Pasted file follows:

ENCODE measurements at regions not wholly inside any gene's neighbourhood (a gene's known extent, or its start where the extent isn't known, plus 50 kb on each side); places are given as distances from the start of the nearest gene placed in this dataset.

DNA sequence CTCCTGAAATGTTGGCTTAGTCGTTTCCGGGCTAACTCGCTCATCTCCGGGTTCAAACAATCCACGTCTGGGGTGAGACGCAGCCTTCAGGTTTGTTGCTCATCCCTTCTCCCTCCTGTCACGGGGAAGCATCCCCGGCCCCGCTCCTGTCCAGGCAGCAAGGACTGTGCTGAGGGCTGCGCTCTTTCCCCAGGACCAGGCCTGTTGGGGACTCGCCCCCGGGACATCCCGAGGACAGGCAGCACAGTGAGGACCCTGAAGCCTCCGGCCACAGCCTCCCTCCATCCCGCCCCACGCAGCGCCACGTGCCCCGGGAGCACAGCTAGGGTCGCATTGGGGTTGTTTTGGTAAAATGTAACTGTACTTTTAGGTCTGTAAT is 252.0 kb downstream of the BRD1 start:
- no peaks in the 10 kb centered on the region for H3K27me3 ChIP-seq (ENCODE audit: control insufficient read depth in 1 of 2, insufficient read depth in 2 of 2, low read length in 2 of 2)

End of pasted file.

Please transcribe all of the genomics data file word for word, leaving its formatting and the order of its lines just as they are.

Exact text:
ENCODE measurements at regions not wholly inside any gene's neighbourhood (a gene's known extent, or its start where the extent isn't known, plus 50 kb on each side); places are given as distances from the start of the nearest gene placed in this dataset.

DNA sequence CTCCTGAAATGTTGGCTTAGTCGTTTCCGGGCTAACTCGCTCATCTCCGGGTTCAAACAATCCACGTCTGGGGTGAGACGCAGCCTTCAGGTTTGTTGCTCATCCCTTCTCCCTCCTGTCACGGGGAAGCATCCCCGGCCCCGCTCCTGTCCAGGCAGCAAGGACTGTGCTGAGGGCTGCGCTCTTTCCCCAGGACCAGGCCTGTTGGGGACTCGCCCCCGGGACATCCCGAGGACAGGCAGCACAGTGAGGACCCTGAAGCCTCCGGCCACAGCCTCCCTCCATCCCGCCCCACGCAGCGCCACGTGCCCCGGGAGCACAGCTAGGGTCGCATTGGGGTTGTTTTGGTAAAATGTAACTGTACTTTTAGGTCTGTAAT is 252.0 kb downstream of the BRD1 start:
- no peaks in the 10 kb centered on the region for H3K27me3 ChIP-seq (ENCODE audit: control insufficient read depth in 1 of 2, insufficient read depth in 2 of 2, low read length in 2 of 2)